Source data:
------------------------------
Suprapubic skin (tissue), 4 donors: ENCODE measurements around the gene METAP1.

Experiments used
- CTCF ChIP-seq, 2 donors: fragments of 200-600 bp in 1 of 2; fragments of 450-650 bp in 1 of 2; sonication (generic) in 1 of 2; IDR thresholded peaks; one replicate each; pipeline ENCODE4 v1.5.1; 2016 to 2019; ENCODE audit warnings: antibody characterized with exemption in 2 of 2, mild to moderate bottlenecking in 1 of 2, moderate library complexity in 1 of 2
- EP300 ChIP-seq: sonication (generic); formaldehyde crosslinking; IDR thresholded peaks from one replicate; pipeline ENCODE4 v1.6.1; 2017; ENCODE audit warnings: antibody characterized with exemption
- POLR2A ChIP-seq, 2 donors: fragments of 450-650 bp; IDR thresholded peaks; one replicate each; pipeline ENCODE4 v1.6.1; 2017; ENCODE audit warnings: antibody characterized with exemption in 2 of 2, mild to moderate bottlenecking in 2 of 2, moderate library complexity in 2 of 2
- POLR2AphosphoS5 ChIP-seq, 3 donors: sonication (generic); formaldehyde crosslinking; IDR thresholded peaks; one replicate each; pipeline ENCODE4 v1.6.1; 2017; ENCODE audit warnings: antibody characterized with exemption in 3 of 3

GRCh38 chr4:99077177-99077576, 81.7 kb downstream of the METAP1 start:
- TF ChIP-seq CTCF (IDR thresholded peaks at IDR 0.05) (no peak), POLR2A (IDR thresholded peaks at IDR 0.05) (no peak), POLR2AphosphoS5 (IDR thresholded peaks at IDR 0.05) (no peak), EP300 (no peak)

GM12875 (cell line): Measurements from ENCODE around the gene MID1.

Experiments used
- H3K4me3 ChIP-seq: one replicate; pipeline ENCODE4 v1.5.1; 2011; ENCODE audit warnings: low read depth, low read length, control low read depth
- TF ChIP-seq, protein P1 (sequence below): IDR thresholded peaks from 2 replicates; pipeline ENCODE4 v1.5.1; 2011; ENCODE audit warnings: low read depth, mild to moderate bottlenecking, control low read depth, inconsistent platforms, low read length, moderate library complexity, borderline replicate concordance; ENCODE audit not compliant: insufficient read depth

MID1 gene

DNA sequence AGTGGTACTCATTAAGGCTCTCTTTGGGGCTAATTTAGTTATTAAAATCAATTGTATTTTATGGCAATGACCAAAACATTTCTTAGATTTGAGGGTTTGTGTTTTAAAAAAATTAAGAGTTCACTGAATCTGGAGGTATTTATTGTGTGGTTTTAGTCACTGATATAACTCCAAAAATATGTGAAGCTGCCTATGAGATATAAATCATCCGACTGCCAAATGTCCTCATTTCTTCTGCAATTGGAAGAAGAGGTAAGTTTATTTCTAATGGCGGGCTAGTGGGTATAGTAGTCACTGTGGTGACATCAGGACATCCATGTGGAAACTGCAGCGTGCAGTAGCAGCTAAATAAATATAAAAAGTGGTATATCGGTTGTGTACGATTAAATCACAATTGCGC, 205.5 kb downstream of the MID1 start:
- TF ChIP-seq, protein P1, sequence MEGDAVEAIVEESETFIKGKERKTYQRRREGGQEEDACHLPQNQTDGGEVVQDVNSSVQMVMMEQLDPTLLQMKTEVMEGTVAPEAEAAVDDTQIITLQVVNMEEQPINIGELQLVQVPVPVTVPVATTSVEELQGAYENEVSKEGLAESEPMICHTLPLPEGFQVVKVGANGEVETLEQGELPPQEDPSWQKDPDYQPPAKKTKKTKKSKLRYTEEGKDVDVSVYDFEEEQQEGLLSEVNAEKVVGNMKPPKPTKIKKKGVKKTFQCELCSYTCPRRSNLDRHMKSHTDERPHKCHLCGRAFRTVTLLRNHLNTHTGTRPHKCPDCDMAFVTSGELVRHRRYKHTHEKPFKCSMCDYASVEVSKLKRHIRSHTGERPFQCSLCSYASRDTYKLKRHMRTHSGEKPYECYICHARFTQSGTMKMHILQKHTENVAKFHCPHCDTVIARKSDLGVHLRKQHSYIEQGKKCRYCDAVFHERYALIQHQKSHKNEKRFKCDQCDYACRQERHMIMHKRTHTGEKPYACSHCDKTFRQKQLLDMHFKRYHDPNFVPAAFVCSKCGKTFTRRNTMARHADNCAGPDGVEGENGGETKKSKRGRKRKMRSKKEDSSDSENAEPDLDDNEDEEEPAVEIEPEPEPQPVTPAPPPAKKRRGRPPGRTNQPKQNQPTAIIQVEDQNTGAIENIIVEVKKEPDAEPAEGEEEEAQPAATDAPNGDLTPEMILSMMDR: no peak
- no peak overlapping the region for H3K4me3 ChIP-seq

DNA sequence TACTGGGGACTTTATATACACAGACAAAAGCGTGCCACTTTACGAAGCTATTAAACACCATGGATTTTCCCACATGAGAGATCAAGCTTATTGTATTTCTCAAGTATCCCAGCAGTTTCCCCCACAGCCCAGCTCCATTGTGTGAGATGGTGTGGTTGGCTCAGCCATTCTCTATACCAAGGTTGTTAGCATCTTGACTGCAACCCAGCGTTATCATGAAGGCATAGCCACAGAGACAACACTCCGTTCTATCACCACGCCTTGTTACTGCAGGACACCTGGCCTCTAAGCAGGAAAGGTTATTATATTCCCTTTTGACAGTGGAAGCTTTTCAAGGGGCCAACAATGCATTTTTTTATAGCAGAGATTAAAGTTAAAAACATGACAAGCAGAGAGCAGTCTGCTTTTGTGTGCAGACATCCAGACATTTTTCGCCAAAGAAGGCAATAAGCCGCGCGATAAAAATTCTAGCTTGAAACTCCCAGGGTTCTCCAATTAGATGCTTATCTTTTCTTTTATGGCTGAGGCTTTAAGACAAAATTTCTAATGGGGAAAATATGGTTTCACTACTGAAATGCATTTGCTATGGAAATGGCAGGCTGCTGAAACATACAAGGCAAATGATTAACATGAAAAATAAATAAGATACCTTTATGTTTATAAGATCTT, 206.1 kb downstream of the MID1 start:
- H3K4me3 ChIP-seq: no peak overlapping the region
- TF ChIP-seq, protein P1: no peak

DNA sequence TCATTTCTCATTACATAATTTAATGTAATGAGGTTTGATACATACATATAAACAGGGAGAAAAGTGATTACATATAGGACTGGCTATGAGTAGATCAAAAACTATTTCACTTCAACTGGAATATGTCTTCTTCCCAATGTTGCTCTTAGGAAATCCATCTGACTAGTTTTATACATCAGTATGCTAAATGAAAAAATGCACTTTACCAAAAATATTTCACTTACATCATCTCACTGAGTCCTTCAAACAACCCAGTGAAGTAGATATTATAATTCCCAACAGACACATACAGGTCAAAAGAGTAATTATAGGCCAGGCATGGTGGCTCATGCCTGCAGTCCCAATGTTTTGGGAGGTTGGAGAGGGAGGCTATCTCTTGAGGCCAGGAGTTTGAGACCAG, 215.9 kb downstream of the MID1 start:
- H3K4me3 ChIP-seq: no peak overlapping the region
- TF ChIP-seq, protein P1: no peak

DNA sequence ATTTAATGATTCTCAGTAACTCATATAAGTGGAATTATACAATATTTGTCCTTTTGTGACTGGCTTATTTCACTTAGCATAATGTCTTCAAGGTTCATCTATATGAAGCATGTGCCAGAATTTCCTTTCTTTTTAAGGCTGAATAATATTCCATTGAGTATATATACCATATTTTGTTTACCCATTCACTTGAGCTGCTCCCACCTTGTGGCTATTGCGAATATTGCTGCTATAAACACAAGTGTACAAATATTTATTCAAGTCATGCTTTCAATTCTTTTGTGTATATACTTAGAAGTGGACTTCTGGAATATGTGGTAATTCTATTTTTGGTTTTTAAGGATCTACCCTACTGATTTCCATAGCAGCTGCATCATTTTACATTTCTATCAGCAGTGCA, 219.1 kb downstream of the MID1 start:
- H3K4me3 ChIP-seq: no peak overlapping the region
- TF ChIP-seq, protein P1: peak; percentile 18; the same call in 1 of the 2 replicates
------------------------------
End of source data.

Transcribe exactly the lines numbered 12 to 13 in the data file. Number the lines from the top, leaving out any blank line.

- TF ChIP-seq, protein P1 (sequence below): IDR thresholded peaks from 2 replicates; pipeline ENCODE4 v1.5.1; 2011; ENCODE audit warnings: low read depth, mild to moderate bottlenecking, control low read depth, inconsistent platforms, low read length, moderate library complexity, borderline replicate concordance; ENCODE audit not compliant: insufficient read depth

MID1 gene